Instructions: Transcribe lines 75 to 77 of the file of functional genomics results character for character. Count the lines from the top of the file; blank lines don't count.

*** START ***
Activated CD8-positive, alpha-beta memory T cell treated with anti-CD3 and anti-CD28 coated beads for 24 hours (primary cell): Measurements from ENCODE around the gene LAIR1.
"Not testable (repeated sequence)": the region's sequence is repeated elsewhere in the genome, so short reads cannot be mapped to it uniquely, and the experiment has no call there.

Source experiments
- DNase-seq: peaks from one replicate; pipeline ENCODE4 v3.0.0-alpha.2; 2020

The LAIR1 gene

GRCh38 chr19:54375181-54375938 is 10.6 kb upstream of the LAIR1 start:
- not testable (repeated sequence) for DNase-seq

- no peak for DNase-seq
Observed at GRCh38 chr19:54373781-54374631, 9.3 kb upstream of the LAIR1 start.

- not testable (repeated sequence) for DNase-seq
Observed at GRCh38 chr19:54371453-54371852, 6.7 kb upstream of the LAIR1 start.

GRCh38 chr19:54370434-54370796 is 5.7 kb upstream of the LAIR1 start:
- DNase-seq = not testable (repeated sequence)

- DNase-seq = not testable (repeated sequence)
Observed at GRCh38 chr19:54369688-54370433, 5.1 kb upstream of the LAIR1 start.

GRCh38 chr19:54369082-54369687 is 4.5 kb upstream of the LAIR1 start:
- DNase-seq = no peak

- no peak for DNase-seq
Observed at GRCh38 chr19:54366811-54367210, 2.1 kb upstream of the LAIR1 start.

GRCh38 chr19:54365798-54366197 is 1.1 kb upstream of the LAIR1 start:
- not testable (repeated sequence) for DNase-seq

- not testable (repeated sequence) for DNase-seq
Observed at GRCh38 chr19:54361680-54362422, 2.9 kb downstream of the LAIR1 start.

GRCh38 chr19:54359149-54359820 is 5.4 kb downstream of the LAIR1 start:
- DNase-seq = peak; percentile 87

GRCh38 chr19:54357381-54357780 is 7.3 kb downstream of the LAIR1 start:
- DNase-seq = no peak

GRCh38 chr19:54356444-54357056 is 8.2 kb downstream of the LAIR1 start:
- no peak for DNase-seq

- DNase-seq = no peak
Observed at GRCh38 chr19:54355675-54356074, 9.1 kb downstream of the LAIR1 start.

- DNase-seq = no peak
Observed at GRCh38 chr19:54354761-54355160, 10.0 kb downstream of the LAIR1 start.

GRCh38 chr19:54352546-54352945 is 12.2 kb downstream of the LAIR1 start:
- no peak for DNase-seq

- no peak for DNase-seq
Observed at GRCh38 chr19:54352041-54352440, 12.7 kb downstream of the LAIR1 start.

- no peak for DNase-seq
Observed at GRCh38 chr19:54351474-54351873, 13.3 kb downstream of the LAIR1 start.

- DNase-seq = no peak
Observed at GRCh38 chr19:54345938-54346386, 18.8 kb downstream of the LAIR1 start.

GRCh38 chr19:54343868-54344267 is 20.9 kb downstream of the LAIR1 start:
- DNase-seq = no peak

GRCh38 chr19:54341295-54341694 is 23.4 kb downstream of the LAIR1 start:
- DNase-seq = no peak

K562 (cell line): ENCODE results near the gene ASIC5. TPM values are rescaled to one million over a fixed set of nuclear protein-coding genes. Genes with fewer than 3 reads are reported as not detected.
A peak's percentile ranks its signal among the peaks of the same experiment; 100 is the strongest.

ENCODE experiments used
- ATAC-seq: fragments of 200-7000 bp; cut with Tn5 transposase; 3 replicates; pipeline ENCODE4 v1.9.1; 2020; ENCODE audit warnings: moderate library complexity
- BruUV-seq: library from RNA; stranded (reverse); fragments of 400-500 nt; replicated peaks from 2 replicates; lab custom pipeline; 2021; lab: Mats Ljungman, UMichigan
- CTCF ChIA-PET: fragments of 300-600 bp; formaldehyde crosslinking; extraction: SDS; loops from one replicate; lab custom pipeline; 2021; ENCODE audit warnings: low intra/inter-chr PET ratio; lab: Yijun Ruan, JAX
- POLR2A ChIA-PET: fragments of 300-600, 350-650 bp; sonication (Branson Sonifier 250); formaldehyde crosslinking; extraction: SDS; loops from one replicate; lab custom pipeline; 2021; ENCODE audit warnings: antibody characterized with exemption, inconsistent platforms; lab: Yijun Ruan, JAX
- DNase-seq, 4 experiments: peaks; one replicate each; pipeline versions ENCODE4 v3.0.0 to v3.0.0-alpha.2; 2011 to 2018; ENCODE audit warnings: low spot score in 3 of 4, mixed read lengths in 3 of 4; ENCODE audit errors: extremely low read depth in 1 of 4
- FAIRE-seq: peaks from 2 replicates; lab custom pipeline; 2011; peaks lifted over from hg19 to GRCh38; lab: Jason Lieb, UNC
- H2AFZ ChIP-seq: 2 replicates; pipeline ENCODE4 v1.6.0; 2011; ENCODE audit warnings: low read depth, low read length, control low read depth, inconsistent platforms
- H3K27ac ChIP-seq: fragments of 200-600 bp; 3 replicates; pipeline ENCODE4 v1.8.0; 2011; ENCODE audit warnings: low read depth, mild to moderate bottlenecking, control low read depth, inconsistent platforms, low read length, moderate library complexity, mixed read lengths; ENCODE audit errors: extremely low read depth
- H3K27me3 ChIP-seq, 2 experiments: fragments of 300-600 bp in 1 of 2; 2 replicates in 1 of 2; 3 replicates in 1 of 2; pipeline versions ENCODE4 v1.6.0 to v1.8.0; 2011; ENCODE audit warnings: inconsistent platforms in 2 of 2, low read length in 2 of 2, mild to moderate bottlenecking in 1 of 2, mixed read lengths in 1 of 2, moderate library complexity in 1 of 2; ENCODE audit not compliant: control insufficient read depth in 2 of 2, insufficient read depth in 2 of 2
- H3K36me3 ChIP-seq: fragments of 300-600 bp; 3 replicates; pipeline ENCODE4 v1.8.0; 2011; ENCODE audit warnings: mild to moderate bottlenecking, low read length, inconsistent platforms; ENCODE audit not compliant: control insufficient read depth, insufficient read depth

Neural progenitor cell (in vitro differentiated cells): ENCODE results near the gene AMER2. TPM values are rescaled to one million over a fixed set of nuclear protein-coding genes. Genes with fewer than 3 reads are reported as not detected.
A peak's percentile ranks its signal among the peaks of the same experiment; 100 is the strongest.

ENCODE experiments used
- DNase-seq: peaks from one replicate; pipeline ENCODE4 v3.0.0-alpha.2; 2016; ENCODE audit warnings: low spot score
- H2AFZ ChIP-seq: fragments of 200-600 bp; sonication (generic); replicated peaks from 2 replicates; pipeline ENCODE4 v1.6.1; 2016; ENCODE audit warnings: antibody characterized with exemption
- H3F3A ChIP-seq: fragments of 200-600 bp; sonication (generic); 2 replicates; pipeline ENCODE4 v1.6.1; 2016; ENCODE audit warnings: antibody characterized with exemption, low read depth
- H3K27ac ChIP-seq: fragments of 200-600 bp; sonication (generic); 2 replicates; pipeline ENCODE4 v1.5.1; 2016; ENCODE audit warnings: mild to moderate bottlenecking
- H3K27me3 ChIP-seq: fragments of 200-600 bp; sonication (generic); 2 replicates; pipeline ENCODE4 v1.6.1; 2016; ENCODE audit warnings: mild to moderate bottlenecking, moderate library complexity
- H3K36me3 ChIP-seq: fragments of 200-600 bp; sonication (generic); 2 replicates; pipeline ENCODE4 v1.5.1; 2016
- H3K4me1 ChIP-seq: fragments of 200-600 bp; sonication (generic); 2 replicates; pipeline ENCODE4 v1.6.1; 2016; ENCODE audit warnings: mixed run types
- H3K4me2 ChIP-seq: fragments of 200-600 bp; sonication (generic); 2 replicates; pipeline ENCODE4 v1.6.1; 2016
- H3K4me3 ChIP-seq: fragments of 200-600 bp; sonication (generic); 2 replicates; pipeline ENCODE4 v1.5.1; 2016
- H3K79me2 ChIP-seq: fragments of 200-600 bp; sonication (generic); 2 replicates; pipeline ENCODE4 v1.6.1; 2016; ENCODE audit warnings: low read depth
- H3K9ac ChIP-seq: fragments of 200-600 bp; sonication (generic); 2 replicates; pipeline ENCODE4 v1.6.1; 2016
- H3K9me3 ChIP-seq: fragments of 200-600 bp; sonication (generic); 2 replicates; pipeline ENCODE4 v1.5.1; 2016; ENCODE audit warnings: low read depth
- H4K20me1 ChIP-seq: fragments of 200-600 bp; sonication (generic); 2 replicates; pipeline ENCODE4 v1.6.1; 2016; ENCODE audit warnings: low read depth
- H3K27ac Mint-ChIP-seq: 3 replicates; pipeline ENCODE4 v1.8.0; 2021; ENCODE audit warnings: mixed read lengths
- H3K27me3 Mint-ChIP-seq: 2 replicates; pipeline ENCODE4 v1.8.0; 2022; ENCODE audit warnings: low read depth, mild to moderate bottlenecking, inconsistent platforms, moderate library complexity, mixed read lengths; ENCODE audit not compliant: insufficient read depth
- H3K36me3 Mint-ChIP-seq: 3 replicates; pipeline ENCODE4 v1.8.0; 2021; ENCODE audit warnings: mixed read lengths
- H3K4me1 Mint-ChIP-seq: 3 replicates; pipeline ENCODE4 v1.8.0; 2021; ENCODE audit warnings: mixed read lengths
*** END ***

- H3K27ac Mint-ChIP-seq: 3 replicates; pipeline ENCODE4 v1.8.0; 2021; ENCODE audit warnings: mixed read lengths
- H3K27me3 Mint-ChIP-seq: 2 replicates; pipeline ENCODE4 v1.8.0; 2022; ENCODE audit warnings: low read depth, mild to moderate bottlenecking, inconsistent platforms, moderate library complexity, mixed read lengths; ENCODE audit not compliant: insufficient read depth
- H3K36me3 Mint-ChIP-seq: 3 replicates; pipeline ENCODE4 v1.8.0; 2021; ENCODE audit warnings: mixed read lengths